[responsivevoice_button buttontext=”Read this for me”]
MANILA, Philippines – Following the Roxas Night Market blast in Davao City, Friday night, which left 14 dead and 68 people wounded, President Rodrigo Duterte has verbally declared a state of lawless violence over the nation and has announced that the formal order will be out “soon.”
Nevertheless, in the absence of the formal proclamation, the president’s chief legal counsel, Atty. Sal Panelo has said that the President’s verbal order is already in force.
Although government officials have reiterated that pronouncing a state of lawlessness over the entire country does not equate to a declaration of Martial Law, this hasn’t stopped Filipinos from wondering whether the declaration will eventually lead to Martial Law or has a semblance of it.
Legal experts and government officials have recently clarified what it means to be in a state of lawless violence and why this has nothing to do with Martial Law. According to Fr. Ranhillo Aquino, dean of the San Beda Graduate School of Law, the most important points are:
- A state of lawlessness can stay in effect for an indefinite period of time.
- It has no immediate or direct effect on citizens and their rights.
- It alerts the military to the possibility that the president may ask them to aid the police in enforcing the law.
- There may be an increase in check points and curfews set.
- A searching officer at a checkpoint cannot forcibly open the gloves compartment or baggage compartment of a moving vehicle. This requires consent from the driver.
- During a request for a search at a checkpoint, it’s better to cooperate than arouse suspicions.
- Martial Law is only called for when the country is under a state of rebellion and invasion, and that public security calls for Martial Law. If the military is able to quell the rebellion immediately, there is no need to declare Martial Law.
- Martial Law involves a suspension of the writ of habeas corpus. This means any individual may be arrested or seized by authorities without warrants from the courts.
- Presently, there is no factual basis for invasion or rebellion in the country.
- The declaration of the state of lawlessness can be a prelude to the president asking congress for a grant of emergency powers.
This is not the first time that a Philippine president has declared a state of lawless violence after a hostile attack. In 2003, then President Gloria Macapagal- Arroyo made a similar declaration in 2003, also in Davao City, after bombings took place outside three mosques.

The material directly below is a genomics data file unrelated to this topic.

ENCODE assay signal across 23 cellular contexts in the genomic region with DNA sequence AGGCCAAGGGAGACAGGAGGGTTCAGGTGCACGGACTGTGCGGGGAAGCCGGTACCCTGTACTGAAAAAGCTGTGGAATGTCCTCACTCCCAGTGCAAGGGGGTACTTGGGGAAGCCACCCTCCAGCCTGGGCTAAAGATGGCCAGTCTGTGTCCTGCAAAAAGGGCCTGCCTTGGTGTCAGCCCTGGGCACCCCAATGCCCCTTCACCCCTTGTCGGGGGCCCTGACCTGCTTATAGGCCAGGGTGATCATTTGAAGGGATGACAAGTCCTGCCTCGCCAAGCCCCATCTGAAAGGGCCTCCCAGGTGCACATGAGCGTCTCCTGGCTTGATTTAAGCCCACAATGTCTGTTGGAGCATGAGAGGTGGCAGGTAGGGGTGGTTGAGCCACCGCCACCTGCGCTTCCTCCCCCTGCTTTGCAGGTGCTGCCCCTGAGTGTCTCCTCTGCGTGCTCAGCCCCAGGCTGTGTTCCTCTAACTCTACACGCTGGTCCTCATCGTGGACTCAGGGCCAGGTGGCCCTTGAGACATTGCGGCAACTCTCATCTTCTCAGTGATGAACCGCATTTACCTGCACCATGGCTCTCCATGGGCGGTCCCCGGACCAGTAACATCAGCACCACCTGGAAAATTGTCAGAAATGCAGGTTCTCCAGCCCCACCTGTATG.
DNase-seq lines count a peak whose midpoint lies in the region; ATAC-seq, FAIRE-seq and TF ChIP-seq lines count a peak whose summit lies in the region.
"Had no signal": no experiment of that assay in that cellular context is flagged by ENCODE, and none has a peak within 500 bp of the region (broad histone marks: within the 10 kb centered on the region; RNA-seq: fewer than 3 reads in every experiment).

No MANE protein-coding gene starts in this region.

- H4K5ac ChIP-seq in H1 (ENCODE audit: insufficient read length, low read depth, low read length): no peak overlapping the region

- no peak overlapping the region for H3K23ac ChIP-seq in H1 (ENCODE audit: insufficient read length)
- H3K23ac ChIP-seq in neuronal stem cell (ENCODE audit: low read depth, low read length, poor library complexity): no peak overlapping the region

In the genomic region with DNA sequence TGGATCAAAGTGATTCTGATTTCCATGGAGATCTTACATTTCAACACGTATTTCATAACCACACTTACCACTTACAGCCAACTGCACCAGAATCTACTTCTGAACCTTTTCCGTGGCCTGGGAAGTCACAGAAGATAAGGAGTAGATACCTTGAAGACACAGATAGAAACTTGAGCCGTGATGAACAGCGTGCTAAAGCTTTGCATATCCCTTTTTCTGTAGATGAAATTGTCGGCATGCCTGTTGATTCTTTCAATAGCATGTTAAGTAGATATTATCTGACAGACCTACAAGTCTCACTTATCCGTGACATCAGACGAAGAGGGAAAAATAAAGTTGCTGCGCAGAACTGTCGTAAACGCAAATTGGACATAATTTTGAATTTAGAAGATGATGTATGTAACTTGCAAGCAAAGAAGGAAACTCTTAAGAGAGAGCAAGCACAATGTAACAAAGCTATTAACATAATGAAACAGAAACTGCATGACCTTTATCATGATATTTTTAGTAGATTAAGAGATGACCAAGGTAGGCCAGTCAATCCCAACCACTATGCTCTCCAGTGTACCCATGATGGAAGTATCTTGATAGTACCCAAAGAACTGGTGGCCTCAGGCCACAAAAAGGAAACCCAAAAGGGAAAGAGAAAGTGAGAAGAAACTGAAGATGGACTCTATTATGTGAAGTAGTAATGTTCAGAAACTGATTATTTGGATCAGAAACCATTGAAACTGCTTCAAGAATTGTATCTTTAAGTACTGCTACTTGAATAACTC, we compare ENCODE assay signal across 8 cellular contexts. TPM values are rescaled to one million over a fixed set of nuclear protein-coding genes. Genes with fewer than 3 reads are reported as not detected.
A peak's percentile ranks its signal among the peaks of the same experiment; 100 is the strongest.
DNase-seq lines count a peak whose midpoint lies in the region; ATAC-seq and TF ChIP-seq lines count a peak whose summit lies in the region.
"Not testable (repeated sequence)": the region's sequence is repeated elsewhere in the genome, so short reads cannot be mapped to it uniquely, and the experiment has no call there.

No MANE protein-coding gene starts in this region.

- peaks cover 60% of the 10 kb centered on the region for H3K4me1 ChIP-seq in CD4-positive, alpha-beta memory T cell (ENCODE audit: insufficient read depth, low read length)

Nevertheless, more than 48 hours after the president’s announcement and subsequent clarification, talk of Martial Law continue to flood social media.
Suspicions of conspiracy abound, and some have said that the administration is conditioning the public to accept a state of Martial Law.
In her opinion piece, Raissa Robles has raised questions why Malacañang official, Peter Tiu Lavina, on his Facebook account, accused the “political opposition (of) providing the brains and hecklers” in “collusion” or conspiracy with the Abu Sayyaf in bombing the night market in Davao City, hours after the blast and without presenting any evidence to substantiate his claims.
Over the weekend, online reports have also come out quoting senator and staunch administration critic Leila de Lima as saying: “It could be a strategy of Duterte forces to provide reason to declare Martial Law. Davao is not the safest place after all.” De Lima denied the statement, saying that these had been maliciously attributed to her as part of the disinformation campaign “designed to discredit her.”
Finally, in a radio interview on Sunday morning, Panelo admitted that two drafts were being prepared (by himself and Executive Secretary Salvador Medialdea) to declare the state of lawless violence even prior to the Davao explosion. The purpose was to more effectively address the fight against drugs and rampant criminality, and that the Davao blast simply hastened the Executive’s decision to make the declaration sooner.
These factors, coupled with incidents of extra judicial killings and summary executions – in fact, the most recent incident involves three killed summary execution style at a Las Pinas City checkpoint on Sunday morning – have not alleviated people’s concerns over the probability that Martial Law may still be looming on the horizon.
Though this is not the case at this point in time, it’s very important that citizens should be aware that they should comply with curfews and cooperate willingly during searches at checkpoints, without forgetting that search officers are not allowed to violate their rights or force searches on their homes or vehicles without their consent.